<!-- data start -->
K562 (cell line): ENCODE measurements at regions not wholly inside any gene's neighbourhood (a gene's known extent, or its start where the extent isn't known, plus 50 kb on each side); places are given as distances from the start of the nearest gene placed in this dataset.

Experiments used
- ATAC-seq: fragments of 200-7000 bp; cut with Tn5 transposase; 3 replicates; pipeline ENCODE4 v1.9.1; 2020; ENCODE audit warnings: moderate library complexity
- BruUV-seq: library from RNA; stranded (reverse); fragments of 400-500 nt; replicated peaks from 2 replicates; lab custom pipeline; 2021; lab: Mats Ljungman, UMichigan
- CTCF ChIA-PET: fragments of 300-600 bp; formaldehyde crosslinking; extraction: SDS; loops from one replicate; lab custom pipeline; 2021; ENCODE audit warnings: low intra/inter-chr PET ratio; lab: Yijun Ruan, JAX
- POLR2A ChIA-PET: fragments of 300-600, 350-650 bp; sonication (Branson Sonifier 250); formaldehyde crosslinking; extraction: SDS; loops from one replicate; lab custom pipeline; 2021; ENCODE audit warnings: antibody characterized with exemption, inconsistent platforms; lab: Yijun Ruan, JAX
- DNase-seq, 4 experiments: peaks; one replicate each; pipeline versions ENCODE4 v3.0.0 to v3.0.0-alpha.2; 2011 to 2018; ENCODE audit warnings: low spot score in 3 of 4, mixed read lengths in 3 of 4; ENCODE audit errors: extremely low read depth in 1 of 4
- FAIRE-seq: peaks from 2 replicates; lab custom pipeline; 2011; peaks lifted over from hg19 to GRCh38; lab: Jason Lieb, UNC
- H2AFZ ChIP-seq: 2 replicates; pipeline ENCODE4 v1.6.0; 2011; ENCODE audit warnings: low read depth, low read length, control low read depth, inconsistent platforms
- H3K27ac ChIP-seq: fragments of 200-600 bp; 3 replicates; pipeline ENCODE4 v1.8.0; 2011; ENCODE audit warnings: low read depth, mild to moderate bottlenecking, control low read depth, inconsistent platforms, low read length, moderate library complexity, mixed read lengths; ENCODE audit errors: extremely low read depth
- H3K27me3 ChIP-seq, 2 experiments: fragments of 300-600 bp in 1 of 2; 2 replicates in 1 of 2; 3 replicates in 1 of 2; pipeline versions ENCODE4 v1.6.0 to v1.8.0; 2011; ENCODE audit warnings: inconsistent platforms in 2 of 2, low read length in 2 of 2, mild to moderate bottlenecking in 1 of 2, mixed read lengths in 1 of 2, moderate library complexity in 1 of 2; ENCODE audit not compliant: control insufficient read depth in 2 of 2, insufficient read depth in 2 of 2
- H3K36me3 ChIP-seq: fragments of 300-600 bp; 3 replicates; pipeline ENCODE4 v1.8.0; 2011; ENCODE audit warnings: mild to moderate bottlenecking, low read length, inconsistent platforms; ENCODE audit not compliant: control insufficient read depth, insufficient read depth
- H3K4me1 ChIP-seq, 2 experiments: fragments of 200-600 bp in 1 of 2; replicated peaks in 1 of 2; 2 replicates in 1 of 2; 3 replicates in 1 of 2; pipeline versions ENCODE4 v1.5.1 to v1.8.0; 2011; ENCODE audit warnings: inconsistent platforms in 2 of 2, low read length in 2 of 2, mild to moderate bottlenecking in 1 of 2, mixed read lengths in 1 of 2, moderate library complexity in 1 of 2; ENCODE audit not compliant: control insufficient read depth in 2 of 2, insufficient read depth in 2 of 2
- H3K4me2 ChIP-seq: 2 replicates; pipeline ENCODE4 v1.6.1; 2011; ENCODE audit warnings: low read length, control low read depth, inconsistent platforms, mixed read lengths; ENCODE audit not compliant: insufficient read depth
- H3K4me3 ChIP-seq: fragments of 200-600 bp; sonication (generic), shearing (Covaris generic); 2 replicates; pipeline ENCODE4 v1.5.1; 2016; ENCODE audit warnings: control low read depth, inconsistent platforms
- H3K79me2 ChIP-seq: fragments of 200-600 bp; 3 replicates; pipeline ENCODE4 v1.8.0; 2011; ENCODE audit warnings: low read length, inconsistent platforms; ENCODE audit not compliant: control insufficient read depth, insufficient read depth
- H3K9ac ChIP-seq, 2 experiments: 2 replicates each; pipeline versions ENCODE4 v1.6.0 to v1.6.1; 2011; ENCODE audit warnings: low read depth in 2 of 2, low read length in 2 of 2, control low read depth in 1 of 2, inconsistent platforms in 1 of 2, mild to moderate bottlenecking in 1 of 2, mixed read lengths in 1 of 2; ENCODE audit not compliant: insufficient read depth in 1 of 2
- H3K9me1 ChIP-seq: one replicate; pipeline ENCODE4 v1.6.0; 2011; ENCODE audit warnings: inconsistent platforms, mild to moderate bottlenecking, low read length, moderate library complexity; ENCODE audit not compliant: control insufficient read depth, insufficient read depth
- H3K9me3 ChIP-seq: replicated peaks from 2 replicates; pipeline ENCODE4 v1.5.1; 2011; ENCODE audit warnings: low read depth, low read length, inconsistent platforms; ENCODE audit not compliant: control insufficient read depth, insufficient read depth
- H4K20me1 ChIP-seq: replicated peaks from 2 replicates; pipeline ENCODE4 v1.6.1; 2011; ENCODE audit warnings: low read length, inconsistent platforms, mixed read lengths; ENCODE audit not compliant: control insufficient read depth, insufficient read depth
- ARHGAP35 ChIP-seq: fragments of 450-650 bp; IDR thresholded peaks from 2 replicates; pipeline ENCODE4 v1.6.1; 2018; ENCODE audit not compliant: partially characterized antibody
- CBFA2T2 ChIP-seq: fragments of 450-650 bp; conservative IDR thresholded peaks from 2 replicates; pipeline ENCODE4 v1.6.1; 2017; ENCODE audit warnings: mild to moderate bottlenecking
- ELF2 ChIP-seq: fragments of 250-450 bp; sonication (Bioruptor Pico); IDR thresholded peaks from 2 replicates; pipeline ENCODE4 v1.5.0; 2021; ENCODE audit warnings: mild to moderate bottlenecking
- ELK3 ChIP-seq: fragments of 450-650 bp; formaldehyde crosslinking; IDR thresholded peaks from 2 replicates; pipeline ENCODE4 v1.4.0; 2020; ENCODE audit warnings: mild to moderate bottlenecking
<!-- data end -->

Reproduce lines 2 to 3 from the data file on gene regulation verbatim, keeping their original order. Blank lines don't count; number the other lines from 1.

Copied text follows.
Experiments used
- ATAC-seq: fragments of 200-7000 bp; cut with Tn5 transposase; 3 replicates; pipeline ENCODE4 v1.9.1; 2020; ENCODE audit warnings: moderate library complexity